I'm going to see how black .04 and white .02 will look. Also got a few pieces of .02 black so I can do b/w/b.
Rain forecasted through the weekend, so no dust-making...bummer.
Looks fantastic, I wish I had those skills.
Decided to go with b/w/b. I have had more than a few moments with binding, especially going around tight curves and keeping it pushed all the way to the bottom of the channel. This time seemed to go slightly smoother. A little less glue, and wiping the squeeze-out off as I went minimized the mess to clean up later. As you can see from the scraps, there was more than enough to make it all the way around
Tape off this morning. The wet spot is CA. When I pulled the first piece of tape, a nice little ribbon of mahogany peeled off. I was able to separate it from the tape with an xacto and glue it back down. Other than that, it went swimmingly
Of course, there's always a wrinkle...literally
So I'm stuck with a little wavy spot in the white layer. Thinking I should make up some black goop and kind of fill the low spots of the wrinkle, let it harden and scrape flush to avoid risk of scraping through to the white.
Nice job Craig, The LP jr DC, is one of my favorite shapes of guitars. Looking great!
Top cleaned up nice.
A couple swipes with sandpaper and applied a little of the goop. I made it as pasty as possible and then held it on the spatula until it was almost un-spreadable. Hopefully it'll harden to a consistency that'll allow for scraping. On prior goop fills I've had to do, it seemed to harden kinda spongy, probably too much acetone to plastic ratio.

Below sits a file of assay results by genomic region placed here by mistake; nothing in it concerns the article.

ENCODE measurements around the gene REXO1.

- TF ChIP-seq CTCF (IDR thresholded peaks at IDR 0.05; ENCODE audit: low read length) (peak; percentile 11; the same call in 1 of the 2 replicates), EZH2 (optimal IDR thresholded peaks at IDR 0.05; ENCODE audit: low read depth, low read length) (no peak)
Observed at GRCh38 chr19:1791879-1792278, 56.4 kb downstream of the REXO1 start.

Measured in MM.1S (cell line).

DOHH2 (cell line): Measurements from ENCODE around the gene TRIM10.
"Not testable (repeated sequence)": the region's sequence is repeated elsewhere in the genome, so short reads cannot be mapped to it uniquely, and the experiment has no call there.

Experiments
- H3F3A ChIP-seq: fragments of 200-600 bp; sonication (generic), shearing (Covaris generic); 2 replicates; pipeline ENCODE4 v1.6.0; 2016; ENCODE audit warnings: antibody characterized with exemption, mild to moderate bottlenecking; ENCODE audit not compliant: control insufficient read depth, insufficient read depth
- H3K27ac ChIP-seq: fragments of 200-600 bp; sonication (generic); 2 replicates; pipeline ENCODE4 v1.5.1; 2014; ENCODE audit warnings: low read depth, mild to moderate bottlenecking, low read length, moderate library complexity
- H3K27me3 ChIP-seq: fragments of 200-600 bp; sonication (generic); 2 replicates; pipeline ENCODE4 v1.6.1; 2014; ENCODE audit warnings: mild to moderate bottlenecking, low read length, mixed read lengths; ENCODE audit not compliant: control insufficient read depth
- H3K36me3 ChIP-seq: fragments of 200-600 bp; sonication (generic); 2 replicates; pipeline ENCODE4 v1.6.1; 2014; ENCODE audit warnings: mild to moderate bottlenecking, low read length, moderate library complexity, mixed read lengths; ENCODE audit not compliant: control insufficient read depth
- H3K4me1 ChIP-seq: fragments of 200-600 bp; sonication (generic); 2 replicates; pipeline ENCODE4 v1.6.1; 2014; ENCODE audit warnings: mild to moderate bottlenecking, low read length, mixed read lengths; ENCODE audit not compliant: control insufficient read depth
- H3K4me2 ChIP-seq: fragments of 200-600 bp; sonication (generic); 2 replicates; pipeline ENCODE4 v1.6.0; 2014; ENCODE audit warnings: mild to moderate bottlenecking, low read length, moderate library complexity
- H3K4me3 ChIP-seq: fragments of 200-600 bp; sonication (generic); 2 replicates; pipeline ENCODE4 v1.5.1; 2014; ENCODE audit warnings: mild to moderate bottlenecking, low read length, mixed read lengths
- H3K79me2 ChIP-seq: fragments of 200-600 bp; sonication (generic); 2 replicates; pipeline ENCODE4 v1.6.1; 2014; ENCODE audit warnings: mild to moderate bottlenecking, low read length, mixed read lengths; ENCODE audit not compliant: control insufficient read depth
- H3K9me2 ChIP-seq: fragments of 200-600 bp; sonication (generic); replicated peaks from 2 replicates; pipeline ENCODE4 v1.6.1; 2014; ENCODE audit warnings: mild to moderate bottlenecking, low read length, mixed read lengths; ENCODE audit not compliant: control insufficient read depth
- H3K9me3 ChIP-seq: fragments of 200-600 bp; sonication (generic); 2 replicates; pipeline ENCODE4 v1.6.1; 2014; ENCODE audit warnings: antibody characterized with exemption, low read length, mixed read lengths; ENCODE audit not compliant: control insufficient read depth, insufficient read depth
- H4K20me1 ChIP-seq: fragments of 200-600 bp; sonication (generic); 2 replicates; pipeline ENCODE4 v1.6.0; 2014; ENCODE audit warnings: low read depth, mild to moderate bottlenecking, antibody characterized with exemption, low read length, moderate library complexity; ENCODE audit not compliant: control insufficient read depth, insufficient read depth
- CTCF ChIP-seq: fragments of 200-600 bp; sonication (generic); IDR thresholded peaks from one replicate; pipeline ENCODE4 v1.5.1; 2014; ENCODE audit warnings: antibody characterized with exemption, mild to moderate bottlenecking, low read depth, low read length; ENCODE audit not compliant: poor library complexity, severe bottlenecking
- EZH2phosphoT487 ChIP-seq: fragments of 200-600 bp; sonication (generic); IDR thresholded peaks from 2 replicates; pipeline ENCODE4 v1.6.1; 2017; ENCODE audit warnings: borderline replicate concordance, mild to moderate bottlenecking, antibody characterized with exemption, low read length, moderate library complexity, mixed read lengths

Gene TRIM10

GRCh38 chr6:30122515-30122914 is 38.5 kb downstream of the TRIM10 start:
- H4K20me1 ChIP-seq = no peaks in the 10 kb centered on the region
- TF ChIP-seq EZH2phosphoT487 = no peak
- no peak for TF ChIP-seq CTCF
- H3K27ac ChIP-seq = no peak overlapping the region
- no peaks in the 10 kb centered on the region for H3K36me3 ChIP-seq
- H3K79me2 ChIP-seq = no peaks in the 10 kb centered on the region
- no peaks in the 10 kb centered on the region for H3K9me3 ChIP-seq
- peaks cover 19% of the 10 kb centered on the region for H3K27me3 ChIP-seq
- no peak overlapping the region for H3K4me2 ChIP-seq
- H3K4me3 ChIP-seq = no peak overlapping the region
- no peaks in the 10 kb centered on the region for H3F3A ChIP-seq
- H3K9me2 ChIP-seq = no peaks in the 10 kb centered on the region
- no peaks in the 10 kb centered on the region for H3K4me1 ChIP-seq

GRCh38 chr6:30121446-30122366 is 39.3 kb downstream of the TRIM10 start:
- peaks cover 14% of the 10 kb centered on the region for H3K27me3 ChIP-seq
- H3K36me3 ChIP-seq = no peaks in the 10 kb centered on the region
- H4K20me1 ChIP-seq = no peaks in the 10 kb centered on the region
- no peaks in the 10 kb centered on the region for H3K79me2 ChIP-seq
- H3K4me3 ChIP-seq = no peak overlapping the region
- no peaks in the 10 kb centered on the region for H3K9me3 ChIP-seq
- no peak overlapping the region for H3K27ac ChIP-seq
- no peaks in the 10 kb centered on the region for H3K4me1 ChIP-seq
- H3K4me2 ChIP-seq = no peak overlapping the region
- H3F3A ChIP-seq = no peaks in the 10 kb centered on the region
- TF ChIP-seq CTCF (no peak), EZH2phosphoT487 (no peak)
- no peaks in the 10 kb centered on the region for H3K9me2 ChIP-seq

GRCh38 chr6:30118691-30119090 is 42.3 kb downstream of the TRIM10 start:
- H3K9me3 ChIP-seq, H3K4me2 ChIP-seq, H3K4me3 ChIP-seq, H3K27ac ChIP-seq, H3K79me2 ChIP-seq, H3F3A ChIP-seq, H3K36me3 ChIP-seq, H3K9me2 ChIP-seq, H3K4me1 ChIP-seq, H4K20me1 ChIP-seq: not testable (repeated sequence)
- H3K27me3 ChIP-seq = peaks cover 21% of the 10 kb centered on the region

Pleased with the tight turns, no gaps!
One thing I learned this time around about binding goop is that it's best just to let the binding melt with the acetone without stirring/mixing. I put a fair amount of actone in my jar with the binding chips, but once the binding was softened I just poured the excess acetone out and then scooped the goo. It seemed to prevent the bubbles...
Thanks, Jup, that really makes sense, because the prior times I've melted binding chips to make goo I was stirring and swishing the acetone around in the jar, thinking the agitation would help it melt faster. Probably the source of the air bubbles.
And without the benefit of that sage advice in advance, luckily, did just that: Cut up of bunch of scraps, threw it into a mason jar poured acetone in, screwed the lid tight, and went off to work on something else while it melted. No stirring
There's still a small irregularity visible, but it's looking much better now. Don't want to introduce any more acetone into the equation, so I think I'll try leveling the last little blip with some z-poxy.
And of course, here you can see the lovely chamfer in the mortise. At least it's even on both sides.
Hasn't been much I can get done as far as making dust, just little things I can do inside, like side dots. Not too bad, except one of the dots is a little crooked from the other at the 12th fret.
One of the first things I thought of when I started ordering parts - "What am I going to do for a pickup?" That turned into considering the tonal limitations of a single p'up guitar, so a Special DC it is. That led me back to the original question - "What am I going to do for pickups?" The idea was like an epiphany - Summon the clan in Northern CA and request to do a little horse-trading!
The response back was direct and to the point:
"We have no use for a horse here. Send beer. Imported lager preferred."
After a few days I received a post-card confirming the delivery
A few days later, nicely packaged and wrapped securely in the trademark blue tape, these babies arrived
Hmm, G90s...can't wait to hear what he's cooked up!
That's really coming together nicely Craig. Can't wait to do a LP Jnr someday.